Study Guide

Tuck Everlasting Introduction

By Natalie Babbitt

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Tuck Everlasting Introduction

Get ready for some heavy lifting, Shmoopers. Tuck Everlasting hits on two of the most talked about topics in literature: life and death. Just to give you a little taste, we're going to let you in on some of the tough questions that this 1975 smash-hit asks us to think about:

We told you it wouldn't be easy. But it's totally worth it.

You don't have to take our word for it either. When asked which of her books she would most want someone to read, Natalie Babbitt went with Tuck Everlasting (source). Why? For the same reasons as Shmoop. Go figure.

What is Tuck Everlasting About and Why Should I Care?

If Shmoop were immortal, here's what we'd do:

(Don't try these at home. Or anywhere else for that matter.) 

We spend a lot of time thinking about what life would be like if we were immortal, but would eternal life really be all it's cracked up to be? According to Tuck, not so much. In fact, he thinks that "'You can't have living without dying'" (12.10). He'd probably say that, if you could live forever, none of those awesome activities we want to do would be once-in-a-lifetime. And isn't that part of the fun? Seriously, we're asking.

Tuck Everlasting Resources


From the Horse's Mouth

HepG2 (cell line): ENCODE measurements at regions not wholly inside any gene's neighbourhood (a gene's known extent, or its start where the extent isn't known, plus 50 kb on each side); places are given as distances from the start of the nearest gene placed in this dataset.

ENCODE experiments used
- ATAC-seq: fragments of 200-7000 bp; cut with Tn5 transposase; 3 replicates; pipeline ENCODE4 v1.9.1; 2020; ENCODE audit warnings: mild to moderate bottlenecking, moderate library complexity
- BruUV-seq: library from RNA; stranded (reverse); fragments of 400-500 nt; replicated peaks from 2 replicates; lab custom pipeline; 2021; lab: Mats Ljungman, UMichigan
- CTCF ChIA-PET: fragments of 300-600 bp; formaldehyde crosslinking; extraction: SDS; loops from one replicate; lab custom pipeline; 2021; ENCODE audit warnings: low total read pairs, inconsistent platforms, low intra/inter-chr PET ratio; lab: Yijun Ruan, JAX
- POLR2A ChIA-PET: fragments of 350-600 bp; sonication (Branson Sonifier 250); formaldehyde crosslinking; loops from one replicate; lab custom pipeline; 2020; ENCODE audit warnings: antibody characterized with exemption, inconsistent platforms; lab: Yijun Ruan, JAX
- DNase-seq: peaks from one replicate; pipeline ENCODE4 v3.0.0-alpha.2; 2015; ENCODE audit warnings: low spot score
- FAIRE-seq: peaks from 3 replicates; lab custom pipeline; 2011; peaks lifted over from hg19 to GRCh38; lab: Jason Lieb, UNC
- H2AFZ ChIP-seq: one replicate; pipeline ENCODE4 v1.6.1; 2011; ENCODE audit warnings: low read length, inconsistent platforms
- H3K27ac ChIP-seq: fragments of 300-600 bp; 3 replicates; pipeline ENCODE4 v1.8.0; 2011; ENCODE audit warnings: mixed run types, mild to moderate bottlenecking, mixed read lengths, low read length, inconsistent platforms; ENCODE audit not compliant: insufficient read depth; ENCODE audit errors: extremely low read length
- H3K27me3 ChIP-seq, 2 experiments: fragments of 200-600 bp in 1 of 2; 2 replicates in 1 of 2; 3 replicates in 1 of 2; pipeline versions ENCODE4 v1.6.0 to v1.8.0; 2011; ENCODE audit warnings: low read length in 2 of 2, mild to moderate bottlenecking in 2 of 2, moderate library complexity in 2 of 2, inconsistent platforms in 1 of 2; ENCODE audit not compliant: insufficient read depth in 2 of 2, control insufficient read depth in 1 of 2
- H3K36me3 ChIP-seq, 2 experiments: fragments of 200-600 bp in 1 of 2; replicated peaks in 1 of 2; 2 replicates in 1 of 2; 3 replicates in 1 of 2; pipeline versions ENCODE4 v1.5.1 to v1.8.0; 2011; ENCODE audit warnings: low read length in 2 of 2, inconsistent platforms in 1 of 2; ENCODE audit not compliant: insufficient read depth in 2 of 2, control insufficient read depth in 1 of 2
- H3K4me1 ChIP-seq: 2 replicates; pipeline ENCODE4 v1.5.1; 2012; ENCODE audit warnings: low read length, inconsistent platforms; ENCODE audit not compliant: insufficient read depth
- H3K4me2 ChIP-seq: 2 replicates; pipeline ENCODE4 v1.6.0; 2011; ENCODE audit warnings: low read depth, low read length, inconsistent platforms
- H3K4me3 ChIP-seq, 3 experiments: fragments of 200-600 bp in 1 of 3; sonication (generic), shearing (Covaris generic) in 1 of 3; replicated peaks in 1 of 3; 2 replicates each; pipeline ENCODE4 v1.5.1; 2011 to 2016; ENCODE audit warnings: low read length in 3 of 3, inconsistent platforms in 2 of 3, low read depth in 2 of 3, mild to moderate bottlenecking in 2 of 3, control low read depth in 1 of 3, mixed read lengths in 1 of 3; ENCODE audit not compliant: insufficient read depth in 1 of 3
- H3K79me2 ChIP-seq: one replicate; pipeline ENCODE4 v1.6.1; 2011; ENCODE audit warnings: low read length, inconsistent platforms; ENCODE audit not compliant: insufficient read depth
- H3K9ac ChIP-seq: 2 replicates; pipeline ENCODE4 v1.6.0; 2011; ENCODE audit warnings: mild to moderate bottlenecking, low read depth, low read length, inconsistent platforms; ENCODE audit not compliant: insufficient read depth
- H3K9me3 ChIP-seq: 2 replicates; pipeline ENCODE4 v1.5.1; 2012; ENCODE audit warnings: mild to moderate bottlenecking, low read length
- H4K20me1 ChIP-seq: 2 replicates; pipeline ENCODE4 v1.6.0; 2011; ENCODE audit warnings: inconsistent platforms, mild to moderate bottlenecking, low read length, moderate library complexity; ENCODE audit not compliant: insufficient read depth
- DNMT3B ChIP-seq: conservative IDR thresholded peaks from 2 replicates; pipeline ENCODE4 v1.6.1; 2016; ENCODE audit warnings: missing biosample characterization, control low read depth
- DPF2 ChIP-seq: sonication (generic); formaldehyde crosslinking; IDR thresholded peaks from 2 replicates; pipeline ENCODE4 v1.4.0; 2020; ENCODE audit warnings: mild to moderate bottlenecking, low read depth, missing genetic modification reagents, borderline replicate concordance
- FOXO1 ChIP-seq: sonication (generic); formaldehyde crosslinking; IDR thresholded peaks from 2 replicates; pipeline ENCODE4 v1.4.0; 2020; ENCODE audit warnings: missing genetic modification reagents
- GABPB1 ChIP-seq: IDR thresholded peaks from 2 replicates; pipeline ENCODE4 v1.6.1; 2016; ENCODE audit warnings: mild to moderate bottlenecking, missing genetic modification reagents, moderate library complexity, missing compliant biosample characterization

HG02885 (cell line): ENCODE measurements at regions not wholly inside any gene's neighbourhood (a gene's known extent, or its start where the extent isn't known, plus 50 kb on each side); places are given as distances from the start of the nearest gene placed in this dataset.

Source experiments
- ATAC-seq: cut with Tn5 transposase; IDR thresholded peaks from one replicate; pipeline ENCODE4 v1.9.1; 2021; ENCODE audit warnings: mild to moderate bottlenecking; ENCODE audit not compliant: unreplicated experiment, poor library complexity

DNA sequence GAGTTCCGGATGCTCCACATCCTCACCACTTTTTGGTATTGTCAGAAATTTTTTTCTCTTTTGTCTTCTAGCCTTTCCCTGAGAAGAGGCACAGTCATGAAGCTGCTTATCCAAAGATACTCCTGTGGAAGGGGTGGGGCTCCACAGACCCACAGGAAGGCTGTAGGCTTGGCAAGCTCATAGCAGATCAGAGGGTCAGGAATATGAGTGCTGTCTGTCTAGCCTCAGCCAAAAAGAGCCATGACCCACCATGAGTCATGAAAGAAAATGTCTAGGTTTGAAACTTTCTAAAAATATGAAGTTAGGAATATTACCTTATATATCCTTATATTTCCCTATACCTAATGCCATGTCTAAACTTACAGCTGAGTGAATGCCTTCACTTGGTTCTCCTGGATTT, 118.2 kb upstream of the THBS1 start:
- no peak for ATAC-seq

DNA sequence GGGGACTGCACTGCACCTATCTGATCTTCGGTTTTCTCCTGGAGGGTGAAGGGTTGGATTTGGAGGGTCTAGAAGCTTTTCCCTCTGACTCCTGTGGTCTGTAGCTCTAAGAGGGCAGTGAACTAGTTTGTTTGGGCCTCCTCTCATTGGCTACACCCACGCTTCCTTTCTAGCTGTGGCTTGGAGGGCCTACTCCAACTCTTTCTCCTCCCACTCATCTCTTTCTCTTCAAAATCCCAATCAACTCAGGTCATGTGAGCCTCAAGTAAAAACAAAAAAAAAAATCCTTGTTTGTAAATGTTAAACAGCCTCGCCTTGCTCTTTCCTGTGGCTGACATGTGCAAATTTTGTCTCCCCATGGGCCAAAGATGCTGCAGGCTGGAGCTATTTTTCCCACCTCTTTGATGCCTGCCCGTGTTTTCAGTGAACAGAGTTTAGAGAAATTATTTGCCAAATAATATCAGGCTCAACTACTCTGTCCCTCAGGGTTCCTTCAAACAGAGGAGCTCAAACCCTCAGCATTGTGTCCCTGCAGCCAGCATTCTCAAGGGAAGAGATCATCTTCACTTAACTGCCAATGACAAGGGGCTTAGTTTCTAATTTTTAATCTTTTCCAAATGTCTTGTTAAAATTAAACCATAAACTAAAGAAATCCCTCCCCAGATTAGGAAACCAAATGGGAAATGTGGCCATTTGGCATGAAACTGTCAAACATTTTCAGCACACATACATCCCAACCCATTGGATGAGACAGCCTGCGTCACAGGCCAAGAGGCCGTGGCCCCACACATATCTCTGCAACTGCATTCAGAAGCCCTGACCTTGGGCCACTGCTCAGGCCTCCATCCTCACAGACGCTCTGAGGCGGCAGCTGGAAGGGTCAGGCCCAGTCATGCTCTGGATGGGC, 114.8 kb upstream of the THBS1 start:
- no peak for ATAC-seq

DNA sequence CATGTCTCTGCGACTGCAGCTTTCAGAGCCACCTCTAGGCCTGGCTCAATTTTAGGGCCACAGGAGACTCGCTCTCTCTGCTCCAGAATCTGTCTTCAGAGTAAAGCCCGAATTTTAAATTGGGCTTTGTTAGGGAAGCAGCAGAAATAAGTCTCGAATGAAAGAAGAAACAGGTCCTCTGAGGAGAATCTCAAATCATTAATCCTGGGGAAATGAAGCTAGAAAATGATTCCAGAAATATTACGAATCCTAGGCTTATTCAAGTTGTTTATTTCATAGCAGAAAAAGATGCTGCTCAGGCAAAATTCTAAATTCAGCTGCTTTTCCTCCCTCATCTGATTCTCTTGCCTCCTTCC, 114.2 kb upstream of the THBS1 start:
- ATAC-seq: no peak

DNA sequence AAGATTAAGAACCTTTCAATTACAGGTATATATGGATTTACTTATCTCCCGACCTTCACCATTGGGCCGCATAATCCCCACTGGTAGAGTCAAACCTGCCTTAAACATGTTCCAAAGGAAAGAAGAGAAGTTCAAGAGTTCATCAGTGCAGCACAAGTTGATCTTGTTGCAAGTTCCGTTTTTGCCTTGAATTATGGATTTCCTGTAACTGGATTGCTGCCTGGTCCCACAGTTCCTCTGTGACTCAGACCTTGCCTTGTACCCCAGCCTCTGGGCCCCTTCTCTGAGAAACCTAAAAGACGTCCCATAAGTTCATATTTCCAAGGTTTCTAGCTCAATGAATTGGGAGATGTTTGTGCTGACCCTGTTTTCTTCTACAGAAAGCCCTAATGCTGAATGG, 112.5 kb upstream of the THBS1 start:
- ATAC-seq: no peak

Natalie Babbitt tells us a little about herself on her Scholastic author's page. We're not surprised to hear she's been obsessed with fairy tales her whole life.

Like It on Facebook
And in real life, of course.

Movie or TV Productions

Tuck Everlasting (1981)
This one's not super glamorous, but it definitely captures the feel of the book. And for that, we give it two Shmoops up.

Tuck Everlasting (2002)
In this 21st-century take, Winnie is fifteen years old. And that little crush she has? Well, get ready for some romance.

Articles and Interviews

Would You Want to Live Forever?
One scientist says the possibility for human immortality might be achieved in our lifetimes. Sure makes you think.

Interview with the Author
On the Scholastic site, Natalie Babbitt answers questions posted by young readers. What would you ask?

Babbitt on Literature
Why should you care? Just ask our author, who spoke about that at a 1989 lecture at the New York Public Library. The title? "The Purpose of Literature—and Who Cares?"


Clips of Immortality
After watching all these clips, we kind of wish we lived in Treegap. Or Hollywood.

What's Working on a Movie Like?
Actor Jonathan Jackson, who plays Jesse Tuck in the 2002 film adaptation, shares his video journal from the set of the movie. Talk about an inside peek.


Tuck Out Loud
Shmoop likes to read with our eyes closed.


Winnie's Got Style
We kind of want Winnie's outfit. (Without the toad, of course.)

Classic Cover
If you squint a ton, you might be able to make out Winnie out there on the boat.

Puppy Love
We bet our labradoodle would love this pup (hanging out with Natalie Babbitt).

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